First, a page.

Running down the charge day after day, meanwhile, degraded the batteries’ energy capacity. While Xtreme Power called them “advanced” lead-acid batteries because they initially packed more energy and power than their predecessors, they suffer from the same sensitivity to repeated cycling long associated with lead-acid batteries. The Xtreme Power system was designed to last eight years, but two years in it has “very little” capacity left, according to KIUC.

As a result, KIUC has had to ask more of its diesel and gasoline-fired generators, improving their ability to ramp up during frequency droops. The heavy ramping puts wear on the machines, increases air pollution, and negates some of the petroleum savings promised by the solar plants. “I think we have lost a couple of percentage points on efficiency over the last year,” Rockwell says. “The maintenance impacts are yet to be seen.”

A bigger battery and better software controls might have delivered better results from Xtreme Power’s lead-acid batteries, says John Jung, CEO of Greensmith, a storage systems provider based in Emeryville, California. But the problems KIUC encountered were shared by other Xtreme Power clients, and Xtreme Power declared bankruptcy in January 2014. The Berlin-based energy storage firm Younicos bought the company three months later, minus the battery manufacturing assets.

Lithium-ion batteries, which KIUC is pinning hopes on now, endure cycling better than lead-acid batteries. John Cox, KIUC’s engineering manager, says SAFT’s lithium-ion batteries are rated for four to six times as many full charge-discharge cycles as Xtreme Power’s.

Patches of clouds drifted over Anahola earlier this month when I visited the site of KIUC’s next solar plant, where eight 22-foot-long shipping containers full of SAFT’s batteries were already in place beside the plant’s 57,000-plus photovoltaic panels.

SAFT’s $7 million system can deliver six megawatts of power continuously and up to 12 megawatts in short bursts—equal to the Anahola array’s peak output. And SAFT claims it can absorb up to 4.5 megawatts continuously.

Recharging should be fast enough to keep the battery operating throughout every day with power fluctuations of no more than 1.2 megawatts per minute, according to Jim McDowall, business development manager for SAFT’s Connecticut-based subsidiary SAFT America.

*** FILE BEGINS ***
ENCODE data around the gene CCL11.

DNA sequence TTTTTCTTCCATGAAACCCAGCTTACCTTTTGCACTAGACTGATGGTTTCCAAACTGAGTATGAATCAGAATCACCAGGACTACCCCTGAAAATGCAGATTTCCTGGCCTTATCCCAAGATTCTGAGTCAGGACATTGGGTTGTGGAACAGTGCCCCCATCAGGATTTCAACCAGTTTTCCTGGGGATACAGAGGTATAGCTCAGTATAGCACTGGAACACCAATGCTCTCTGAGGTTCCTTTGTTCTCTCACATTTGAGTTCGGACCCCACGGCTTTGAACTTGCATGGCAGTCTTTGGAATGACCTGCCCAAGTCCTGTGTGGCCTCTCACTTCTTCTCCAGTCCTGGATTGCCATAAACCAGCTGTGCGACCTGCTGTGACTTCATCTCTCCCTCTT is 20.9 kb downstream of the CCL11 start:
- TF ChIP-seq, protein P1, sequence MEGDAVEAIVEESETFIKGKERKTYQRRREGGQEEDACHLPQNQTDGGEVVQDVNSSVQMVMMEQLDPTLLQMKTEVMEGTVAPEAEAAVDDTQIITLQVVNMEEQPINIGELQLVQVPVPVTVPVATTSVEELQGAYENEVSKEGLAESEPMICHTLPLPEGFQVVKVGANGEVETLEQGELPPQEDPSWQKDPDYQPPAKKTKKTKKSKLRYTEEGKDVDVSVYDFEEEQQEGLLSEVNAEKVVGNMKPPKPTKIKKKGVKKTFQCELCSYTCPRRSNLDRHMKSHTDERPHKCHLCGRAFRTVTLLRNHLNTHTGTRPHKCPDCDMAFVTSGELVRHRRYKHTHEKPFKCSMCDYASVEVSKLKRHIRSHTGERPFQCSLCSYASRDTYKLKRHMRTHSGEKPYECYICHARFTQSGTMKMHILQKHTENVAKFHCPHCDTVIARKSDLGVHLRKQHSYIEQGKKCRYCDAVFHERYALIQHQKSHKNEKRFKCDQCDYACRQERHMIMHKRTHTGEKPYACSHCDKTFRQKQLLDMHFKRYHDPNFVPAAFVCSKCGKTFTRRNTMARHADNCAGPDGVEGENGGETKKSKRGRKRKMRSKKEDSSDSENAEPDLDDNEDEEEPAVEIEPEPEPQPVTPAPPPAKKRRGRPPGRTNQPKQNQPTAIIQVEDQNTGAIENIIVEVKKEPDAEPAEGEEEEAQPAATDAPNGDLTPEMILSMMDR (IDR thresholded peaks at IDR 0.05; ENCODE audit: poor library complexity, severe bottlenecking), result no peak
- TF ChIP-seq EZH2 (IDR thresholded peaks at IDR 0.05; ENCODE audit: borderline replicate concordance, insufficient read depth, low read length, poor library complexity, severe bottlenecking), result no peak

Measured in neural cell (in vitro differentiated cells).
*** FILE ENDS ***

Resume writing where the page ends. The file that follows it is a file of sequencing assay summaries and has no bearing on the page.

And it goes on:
McDowall is especially confident about the Anahola installation, which has extra energy storage capacity at KIUC’s insistence. This extra capacity is unlikely to go to waste, he and Rockwell say. It will enable the Anahola battery to arrest some of the frequency drooping caused by Kauai’s other solar farms, easing the strain on KIUC’s conventional generators. Extra storage capacity at Anahola could also help Rockwell manage a new problem that he expects to confront before the end of this year: excess solar power generation.

After Anahola comes online, Rockwell expects Kauai to see days when clear skies result in solar generation beyond what KIUC’s grid can carry. Instead of throwing away the excess, McDowall says, KIUC could use the Anahola battery storage system to absorb it and then release that power after the sun goes down. more

1 comment:

  1. Why not use pumped hydro (fresh water or seawater, which will NEVER run out. Low operating cost, ultra-dependable, a long term investment (50 to 100 years). All that is needed is hills and water, and this becomes the buffer between variable supply and variable demand. Adding extra capacity is really easy and low cost - just add another pond next to the other one. With batteries, it is the energy storage that is expensive, not the power generation. Plus, maybe they ought to do some commercial scale wind turbines, as they generate some electricity 80% of the time, while pv maybe makes useful amounts less than 1/3 of a day,